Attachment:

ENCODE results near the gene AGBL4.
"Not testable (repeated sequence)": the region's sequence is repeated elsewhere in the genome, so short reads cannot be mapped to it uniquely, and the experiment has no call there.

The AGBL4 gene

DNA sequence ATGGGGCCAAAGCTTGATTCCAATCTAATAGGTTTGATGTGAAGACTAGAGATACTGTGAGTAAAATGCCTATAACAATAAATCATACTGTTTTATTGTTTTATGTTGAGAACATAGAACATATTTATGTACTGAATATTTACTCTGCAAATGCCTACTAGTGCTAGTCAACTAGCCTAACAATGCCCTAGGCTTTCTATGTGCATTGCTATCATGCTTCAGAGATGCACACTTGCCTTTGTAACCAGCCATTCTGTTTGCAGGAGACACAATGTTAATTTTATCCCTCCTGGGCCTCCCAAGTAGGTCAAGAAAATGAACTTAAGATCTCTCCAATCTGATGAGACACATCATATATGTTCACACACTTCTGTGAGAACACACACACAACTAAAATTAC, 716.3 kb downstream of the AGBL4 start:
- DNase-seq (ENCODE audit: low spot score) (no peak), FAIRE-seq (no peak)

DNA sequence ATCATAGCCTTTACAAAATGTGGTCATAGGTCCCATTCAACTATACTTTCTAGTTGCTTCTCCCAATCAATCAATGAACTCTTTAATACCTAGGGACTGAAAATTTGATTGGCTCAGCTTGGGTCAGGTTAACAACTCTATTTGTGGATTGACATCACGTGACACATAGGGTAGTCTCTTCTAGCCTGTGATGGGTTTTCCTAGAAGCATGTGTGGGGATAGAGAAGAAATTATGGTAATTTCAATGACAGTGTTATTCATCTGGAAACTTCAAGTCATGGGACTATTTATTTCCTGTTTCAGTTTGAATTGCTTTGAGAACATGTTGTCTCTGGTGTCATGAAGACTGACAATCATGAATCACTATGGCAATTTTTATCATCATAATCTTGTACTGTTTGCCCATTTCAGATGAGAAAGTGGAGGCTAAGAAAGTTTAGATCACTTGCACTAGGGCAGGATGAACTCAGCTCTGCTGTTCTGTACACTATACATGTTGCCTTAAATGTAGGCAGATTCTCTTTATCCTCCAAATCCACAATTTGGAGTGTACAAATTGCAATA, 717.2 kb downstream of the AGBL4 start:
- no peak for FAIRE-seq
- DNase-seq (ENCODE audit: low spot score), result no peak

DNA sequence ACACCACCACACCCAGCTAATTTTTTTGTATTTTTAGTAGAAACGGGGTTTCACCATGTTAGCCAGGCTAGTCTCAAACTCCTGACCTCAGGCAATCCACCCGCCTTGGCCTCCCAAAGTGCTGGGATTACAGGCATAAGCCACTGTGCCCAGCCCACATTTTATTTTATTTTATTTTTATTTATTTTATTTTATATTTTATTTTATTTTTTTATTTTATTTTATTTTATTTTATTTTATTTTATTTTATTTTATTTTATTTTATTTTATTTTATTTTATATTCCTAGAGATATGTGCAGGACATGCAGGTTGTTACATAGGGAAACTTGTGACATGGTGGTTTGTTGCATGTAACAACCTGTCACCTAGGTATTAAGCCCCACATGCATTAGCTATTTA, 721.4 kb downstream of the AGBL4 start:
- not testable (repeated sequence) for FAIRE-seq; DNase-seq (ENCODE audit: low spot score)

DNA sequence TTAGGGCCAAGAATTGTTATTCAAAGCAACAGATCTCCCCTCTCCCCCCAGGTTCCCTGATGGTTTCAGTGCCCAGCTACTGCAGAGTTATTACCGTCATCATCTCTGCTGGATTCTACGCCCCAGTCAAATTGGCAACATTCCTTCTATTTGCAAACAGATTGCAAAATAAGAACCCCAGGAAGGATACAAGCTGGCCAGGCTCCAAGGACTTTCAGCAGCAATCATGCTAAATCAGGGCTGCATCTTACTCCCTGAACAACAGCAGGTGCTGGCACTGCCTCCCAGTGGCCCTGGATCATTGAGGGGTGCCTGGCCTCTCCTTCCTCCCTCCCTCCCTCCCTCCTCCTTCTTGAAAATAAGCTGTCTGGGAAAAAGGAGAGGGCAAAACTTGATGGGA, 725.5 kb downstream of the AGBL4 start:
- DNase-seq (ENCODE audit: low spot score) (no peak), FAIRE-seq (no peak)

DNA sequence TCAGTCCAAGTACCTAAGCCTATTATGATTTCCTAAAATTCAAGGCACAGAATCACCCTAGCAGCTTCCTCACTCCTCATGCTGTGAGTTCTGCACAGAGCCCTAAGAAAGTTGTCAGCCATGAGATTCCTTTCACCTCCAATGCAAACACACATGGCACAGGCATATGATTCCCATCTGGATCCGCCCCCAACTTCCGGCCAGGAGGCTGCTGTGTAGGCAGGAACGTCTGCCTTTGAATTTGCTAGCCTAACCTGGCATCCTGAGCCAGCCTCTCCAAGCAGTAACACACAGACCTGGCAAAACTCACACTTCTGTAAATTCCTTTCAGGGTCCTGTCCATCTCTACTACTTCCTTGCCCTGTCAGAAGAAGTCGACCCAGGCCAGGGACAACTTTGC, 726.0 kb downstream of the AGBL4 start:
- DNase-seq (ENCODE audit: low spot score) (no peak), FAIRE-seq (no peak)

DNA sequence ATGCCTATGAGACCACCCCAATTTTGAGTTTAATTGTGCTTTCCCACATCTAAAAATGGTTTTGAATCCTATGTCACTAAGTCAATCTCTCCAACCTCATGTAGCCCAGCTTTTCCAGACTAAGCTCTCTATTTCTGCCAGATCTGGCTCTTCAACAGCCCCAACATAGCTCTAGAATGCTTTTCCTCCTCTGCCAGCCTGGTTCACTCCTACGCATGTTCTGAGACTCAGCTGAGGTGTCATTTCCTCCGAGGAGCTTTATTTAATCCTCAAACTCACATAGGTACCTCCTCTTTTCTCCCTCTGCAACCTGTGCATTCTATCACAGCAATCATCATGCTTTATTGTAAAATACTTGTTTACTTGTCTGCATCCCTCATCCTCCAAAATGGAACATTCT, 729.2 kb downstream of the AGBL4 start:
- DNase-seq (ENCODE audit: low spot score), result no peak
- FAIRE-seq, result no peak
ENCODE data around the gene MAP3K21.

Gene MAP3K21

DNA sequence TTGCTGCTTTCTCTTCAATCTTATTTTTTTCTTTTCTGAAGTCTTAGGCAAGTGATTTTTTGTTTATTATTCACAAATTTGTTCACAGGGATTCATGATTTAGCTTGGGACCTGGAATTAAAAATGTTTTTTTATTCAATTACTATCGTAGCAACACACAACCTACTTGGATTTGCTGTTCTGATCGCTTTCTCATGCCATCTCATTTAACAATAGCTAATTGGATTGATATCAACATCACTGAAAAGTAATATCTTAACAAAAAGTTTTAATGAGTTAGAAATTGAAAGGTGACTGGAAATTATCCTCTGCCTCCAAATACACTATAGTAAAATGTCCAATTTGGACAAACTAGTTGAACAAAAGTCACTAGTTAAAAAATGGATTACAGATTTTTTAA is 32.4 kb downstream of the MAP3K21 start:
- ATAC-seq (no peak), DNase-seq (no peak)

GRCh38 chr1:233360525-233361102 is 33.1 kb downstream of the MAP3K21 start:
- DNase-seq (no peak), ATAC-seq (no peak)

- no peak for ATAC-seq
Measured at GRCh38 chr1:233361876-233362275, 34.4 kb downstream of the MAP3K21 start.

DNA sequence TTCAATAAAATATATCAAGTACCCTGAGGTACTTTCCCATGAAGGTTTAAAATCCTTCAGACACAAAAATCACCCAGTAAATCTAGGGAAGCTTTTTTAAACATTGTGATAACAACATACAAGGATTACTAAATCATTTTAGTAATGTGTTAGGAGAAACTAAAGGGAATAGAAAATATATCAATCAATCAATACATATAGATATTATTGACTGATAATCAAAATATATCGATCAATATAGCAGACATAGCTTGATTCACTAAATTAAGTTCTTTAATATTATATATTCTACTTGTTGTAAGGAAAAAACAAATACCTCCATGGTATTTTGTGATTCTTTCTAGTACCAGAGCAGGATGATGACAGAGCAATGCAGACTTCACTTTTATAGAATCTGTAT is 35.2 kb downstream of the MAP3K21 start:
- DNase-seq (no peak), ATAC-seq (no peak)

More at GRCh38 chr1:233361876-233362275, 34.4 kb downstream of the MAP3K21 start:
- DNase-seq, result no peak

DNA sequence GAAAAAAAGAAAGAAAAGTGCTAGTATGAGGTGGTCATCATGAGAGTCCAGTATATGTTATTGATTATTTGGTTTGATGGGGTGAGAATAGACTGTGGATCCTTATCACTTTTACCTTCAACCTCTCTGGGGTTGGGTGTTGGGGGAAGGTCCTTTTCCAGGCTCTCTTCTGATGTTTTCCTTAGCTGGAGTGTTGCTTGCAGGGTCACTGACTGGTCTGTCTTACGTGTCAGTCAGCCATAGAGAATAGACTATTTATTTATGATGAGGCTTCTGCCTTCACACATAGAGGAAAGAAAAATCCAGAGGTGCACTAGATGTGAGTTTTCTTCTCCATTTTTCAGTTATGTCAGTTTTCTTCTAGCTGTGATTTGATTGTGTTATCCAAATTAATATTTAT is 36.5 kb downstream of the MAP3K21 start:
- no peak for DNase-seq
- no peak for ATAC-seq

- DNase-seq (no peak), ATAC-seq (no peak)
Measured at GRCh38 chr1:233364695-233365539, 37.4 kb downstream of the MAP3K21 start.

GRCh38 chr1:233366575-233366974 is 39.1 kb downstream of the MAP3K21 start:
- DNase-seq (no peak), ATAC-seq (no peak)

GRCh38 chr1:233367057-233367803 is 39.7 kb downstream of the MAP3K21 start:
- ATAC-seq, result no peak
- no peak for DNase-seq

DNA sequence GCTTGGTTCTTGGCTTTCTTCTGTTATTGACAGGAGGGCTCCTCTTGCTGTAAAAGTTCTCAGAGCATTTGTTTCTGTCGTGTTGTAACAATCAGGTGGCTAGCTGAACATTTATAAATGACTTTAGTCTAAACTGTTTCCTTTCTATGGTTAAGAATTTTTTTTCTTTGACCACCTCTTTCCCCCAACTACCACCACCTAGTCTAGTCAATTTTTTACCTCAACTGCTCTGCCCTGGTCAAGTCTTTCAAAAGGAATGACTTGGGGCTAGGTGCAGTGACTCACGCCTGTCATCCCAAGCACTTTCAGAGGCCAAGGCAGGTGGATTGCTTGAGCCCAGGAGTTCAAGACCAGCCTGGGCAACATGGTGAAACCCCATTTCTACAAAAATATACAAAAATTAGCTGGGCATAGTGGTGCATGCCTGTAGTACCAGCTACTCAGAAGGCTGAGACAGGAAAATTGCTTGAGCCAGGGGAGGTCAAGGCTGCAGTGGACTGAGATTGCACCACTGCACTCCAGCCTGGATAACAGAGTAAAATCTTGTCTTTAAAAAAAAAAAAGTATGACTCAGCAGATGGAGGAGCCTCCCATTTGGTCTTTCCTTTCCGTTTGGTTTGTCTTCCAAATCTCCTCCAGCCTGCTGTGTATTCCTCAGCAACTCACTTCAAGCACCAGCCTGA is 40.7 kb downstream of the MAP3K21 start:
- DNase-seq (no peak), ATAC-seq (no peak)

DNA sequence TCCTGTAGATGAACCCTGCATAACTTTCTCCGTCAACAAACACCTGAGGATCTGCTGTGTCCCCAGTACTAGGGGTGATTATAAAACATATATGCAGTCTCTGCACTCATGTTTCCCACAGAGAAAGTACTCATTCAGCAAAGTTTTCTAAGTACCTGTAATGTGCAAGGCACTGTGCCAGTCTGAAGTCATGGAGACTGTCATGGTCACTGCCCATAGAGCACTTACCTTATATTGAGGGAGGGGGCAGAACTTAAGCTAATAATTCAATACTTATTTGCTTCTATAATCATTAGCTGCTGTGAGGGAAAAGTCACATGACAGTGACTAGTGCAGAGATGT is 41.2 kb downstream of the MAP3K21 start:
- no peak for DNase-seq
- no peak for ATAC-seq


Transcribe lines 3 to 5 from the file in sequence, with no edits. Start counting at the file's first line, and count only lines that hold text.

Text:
The AGBL4 gene

DNA sequence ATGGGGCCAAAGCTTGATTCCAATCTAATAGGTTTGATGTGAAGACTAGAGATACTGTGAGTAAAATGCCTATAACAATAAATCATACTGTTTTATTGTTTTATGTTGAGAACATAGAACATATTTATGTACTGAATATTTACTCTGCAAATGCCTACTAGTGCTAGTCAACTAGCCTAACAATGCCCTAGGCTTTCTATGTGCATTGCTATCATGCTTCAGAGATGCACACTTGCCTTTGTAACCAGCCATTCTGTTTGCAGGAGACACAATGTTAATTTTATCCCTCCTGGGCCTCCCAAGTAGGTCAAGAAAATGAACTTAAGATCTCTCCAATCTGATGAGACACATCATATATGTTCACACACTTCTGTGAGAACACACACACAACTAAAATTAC, 716.3 kb downstream of the AGBL4 start:
- DNase-seq (ENCODE audit: low spot score) (no peak), FAIRE-seq (no peak)